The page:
Understanding Veteran Students – Part I

Published 04/18/2014 by mem13

mem13:

Roger Thompson’s informative part I of an exploration of the intersection of experiences between military veterans in college and writing faculty/classrooms. Among his many insightful points: “Many of the symptoms of these injuries manifest ways that are hard to distinguish from other issues. Symptoms such as slow cognitive processing, difficulty organizing time, difficulty accessing resources, difficulty controlling emotions, and difficulty enacting solutions can be hard to identify, even for the sufferer. Many times, these are virtually invisible disabilities, but they are in fact disabilities. Our job is to recognize that they are, in fact, real injuries—as real as a missing limb—and to afford accommodations as needed.”

Originally posted on RhetComp @ Stony Brook:

Roger Thompson

As writing instructors, we see a much wider swath of the student population than other faculty.  And, as writing instructors, we are likely confronted with personal histories in ways that faculty in other disciplines encounter.  Those ideas were at the heart of much of the research Alexis Hart (faculty at Allegheny College and a Navy veteran) and I have conducted in recent years.  I wanted to share some of our findings as a way to encourage our intellectual engagement with the diverse student population here.  That type of engagement often leads to concrete changes in how we do our work and, often, compelling dialogue in the classroom.  If you are interested in more detailed analysis and description of our work, please visit our CCCC White Paper site.

Some Assumptions that Underpin Our Research

1. Writing classes are different than many classes and because of standard practices like…

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Why are they so quiet? 

Published 04/18/2014 by mem13

mem13:

A great blog by professor Liz Kotseas on the challenges, realities, and opportunities inherent to non-native English speaking students.

Originally posted on RhetComp @ Stony Brook:

 by Liz Kotseas

“Why are they so quiet?” is a common question from teachers who want to encourage English Language Learners (ELLs) to collaborate with peers or participate during class discussions.  I, too, wondered why some of my students in ESL writing classes were quiet and why they waited until after class had ended to ask questions.  It wasn’t until they began to share details of their educational experiences that I fully understood the impact of how the elements of communicative competency were factoring into their verbal and written participation.  Known as sociolinguistic competence (Canale), this ability to understand social protocols in various settings is one element necessary for ELLs to achieve academic fluency.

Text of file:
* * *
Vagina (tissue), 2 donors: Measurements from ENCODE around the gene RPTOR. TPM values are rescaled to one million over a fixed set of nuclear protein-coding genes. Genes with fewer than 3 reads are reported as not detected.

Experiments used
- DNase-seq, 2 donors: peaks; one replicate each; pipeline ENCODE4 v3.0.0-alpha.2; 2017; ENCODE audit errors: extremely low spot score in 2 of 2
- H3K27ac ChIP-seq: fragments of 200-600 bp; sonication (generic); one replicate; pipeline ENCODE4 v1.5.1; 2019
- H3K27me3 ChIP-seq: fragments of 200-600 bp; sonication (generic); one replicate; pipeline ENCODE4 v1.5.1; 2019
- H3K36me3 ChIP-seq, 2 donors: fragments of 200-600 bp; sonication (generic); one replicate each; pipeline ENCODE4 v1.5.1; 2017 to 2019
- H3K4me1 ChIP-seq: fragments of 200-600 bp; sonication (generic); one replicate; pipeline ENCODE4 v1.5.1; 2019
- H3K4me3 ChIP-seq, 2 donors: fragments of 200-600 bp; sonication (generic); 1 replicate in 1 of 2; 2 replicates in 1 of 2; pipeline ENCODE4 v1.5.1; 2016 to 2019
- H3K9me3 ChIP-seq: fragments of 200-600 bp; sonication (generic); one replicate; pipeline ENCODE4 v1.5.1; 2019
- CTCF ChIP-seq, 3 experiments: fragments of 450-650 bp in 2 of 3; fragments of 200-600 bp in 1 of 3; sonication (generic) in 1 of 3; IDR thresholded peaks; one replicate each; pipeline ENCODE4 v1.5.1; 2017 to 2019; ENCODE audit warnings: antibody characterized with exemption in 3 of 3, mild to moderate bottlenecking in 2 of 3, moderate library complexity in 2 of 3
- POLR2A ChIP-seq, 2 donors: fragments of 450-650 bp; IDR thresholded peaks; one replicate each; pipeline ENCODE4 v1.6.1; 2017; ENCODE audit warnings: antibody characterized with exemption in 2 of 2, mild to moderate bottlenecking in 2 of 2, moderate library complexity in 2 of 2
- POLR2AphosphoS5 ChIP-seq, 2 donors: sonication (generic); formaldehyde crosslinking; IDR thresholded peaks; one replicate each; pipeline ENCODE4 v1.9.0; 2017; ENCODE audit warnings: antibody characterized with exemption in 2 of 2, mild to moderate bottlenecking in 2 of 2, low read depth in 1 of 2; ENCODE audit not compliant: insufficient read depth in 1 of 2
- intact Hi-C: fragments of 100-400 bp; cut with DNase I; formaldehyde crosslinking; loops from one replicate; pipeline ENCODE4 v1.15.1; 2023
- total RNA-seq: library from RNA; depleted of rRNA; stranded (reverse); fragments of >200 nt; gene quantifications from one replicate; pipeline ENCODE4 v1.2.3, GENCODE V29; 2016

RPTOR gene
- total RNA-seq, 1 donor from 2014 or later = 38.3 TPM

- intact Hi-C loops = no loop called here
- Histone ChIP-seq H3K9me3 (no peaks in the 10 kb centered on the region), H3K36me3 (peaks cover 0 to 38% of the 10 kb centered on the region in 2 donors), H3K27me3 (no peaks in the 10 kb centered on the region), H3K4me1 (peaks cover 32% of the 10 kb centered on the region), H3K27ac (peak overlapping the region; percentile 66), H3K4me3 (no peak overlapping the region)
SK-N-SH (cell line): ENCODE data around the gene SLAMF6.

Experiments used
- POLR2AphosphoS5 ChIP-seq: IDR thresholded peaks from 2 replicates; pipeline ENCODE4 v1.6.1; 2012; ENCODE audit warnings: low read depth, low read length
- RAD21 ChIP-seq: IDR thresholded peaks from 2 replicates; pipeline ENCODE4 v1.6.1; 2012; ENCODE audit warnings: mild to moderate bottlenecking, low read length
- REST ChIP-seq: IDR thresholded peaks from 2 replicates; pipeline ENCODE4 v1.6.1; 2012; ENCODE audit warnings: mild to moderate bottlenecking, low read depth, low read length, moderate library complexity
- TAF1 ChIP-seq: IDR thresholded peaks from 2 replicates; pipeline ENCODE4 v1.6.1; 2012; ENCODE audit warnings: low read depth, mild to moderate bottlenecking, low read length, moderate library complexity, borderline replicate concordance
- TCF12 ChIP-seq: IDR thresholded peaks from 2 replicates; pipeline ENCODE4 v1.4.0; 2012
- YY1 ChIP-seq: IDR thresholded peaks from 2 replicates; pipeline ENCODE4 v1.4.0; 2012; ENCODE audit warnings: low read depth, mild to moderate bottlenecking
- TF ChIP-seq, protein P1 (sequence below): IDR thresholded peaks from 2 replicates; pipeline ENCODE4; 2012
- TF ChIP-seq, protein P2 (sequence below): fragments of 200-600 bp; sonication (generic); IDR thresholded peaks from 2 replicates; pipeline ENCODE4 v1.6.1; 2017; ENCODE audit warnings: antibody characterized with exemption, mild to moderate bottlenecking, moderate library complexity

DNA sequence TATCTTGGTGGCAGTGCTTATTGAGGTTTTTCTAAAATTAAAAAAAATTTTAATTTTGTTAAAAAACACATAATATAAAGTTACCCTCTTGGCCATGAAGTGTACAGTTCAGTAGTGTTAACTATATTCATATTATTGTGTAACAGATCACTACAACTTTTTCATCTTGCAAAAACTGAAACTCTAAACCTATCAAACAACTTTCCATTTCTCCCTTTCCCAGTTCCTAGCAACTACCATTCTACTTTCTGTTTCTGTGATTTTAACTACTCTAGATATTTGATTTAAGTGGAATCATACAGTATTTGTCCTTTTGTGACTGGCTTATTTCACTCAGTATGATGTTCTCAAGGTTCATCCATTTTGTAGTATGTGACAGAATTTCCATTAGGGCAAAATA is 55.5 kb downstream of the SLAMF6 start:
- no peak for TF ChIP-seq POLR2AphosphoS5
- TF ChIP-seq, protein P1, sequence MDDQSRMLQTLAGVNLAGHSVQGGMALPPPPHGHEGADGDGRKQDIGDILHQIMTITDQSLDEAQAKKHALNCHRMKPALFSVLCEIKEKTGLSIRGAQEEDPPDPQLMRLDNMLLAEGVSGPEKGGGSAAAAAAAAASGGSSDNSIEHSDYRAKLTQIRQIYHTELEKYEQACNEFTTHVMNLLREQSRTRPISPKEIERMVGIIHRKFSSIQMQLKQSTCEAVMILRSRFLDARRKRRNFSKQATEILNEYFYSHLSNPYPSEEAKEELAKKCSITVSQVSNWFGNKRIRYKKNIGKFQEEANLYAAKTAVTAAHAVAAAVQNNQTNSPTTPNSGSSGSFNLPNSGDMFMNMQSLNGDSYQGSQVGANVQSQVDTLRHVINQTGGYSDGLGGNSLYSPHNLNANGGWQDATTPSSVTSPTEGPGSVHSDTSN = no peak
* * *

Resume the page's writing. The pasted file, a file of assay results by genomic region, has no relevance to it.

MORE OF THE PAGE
When teaching my classes, I like to begin the writing process with a topic students can easily connect with and hope to eventually spark discussion and/or debate.  At the start of this semester, students in my ESL…

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Why do you follow the Knicks?

Published 04/07/2014 by mem13

My first article as a writer for Posting & Toasting…wherein I explore the question of how and why fans root for the teams they do:

“…you cherish opportunity more as you age because there’s less and less of it. When you’re young, the future seems built out of inevitable opportunity. As life moves on, you realize how precious and rare opportunity is. No matter whether the odds feel in your favor or weighed against you, all you can ask for from life is a chance. Chance is rare enough.”

http://www.postingandtoasting.com/2014/4/7/5586974/why-do-you-follow-the-knicks

 

 

 

The week that was…

Published 03/29/2014 by mem13

And what a week it was.

Monday-Saturday was spent in Orange City, Florida, with my grandparents and uncle. As I wrote in my last blog, this was only my 2nd vacation this century, so I was suuuuuper looking forward to it. And it was just what the doctor ordered (after years with no health care, I finally have some, so these days I can afford the doctor’s orders. This is a pleasant change from my non-health care days, when my only options were after-hours clinics who charged $100 to take my temperature or ERs who charged $400 a pop. Without health care, you end up having to approach your health like the Mountain Climber game on The Price Is Right: you don’t want to see a doctor too early in your illness, ‘cuz then they’ll say “It’s a virus; rest and drink fluids,” and you don’t want to wait too long, ‘cuz then it’s something serious and you end up in the ER paying $400 plus additional expenses.

Read the rest of this entry →

Major Attack on Academic Freedom in Michigan

Published 03/28/2014 by mem13

mem13:

This scares me.

Originally posted on Academe Blog:

In the Michigan Senate, the Appropriations Higher Education Subcommittee included in its budget proposal a penalty against any public college or university that teaches a labor-related course or offers a labor-studies program.

Michigan State University has been considering an agreement to adopt a portion of programming from the National Labor College. A spokesperson for the university said in testimony before the subcommittee: “’We do also provide training for other groups, business groups, others on the other side of the aisle for how to work with unions on the management side. We also teach de-certification of unions as well.’”

Apparently the state senators found that testimony insufficiently reassuring,

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